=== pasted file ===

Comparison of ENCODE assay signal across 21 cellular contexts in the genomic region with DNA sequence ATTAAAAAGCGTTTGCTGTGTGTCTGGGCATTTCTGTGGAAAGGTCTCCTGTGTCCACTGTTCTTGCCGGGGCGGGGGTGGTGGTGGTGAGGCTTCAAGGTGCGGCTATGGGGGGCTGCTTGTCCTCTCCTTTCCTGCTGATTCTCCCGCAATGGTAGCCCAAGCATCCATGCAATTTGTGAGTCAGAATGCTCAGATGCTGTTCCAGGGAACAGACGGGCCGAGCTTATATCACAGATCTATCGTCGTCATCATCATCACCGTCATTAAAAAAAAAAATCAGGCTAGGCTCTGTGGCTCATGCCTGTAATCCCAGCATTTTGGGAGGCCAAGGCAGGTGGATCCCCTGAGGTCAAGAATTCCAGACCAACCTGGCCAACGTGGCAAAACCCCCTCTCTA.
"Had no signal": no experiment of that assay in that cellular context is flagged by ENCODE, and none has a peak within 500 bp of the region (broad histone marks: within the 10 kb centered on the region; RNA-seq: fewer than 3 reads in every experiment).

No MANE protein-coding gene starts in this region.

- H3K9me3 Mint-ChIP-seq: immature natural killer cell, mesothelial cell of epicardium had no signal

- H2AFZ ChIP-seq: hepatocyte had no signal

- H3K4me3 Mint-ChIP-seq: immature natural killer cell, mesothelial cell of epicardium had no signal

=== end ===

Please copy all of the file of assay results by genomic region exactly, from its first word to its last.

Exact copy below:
Comparison of ENCODE assay signal across 21 cellular contexts in the genomic region with DNA sequence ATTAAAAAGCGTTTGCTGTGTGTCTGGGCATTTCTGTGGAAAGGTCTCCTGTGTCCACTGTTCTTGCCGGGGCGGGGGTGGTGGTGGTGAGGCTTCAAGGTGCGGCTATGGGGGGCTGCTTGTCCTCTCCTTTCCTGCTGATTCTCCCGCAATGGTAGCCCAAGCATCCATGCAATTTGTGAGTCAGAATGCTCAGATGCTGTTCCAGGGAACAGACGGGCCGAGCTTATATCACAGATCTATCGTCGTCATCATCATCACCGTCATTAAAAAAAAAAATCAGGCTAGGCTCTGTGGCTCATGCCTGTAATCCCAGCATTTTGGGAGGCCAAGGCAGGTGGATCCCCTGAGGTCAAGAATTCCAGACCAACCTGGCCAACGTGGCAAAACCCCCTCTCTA.
"Had no signal": no experiment of that assay in that cellular context is flagged by ENCODE, and none has a peak within 500 bp of the region (broad histone marks: within the 10 kb centered on the region; RNA-seq: fewer than 3 reads in every experiment).

No MANE protein-coding gene starts in this region.

- H3K9me3 Mint-ChIP-seq: immature natural killer cell, mesothelial cell of epicardium had no signal

- H2AFZ ChIP-seq: hepatocyte had no signal

- H3K4me3 Mint-ChIP-seq: immature natural killer cell, mesothelial cell of epicardium had no signal